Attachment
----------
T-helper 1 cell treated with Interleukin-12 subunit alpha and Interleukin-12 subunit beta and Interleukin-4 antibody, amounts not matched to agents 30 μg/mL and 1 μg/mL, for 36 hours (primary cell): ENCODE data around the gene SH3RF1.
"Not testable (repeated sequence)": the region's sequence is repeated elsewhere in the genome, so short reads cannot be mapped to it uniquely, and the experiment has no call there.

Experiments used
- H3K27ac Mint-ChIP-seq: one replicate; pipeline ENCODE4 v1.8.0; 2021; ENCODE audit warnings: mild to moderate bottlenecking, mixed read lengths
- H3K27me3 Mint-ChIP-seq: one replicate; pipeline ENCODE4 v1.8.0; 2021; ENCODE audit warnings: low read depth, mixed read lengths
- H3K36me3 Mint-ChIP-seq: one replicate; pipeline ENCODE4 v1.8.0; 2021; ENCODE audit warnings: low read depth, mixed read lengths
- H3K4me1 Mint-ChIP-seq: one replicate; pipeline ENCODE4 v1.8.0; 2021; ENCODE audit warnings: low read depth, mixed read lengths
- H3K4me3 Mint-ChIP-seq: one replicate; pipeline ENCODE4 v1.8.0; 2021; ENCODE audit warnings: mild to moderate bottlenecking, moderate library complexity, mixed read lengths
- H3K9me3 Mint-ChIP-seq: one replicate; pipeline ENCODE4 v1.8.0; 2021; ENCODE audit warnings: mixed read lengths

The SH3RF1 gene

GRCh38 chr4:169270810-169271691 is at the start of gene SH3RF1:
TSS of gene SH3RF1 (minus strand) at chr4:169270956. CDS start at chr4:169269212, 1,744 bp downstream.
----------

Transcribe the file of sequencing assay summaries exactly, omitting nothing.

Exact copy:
T-helper 1 cell treated with Interleukin-12 subunit alpha and Interleukin-12 subunit beta and Interleukin-4 antibody, amounts not matched to agents 30 μg/mL and 1 μg/mL, for 36 hours (primary cell): ENCODE data around the gene SH3RF1.
"Not testable (repeated sequence)": the region's sequence is repeated elsewhere in the genome, so short reads cannot be mapped to it uniquely, and the experiment has no call there.

Experiments used
- H3K27ac Mint-ChIP-seq: one replicate; pipeline ENCODE4 v1.8.0; 2021; ENCODE audit warnings: mild to moderate bottlenecking, mixed read lengths
- H3K27me3 Mint-ChIP-seq: one replicate; pipeline ENCODE4 v1.8.0; 2021; ENCODE audit warnings: low read depth, mixed read lengths
- H3K36me3 Mint-ChIP-seq: one replicate; pipeline ENCODE4 v1.8.0; 2021; ENCODE audit warnings: low read depth, mixed read lengths
- H3K4me1 Mint-ChIP-seq: one replicate; pipeline ENCODE4 v1.8.0; 2021; ENCODE audit warnings: low read depth, mixed read lengths
- H3K4me3 Mint-ChIP-seq: one replicate; pipeline ENCODE4 v1.8.0; 2021; ENCODE audit warnings: mild to moderate bottlenecking, moderate library complexity, mixed read lengths
- H3K9me3 Mint-ChIP-seq: one replicate; pipeline ENCODE4 v1.8.0; 2021; ENCODE audit warnings: mixed read lengths

The SH3RF1 gene

GRCh38 chr4:169270810-169271691 is at the start of gene SH3RF1:
TSS of gene SH3RF1 (minus strand) at chr4:169270956. CDS start at chr4:169269212, 1,744 bp downstream.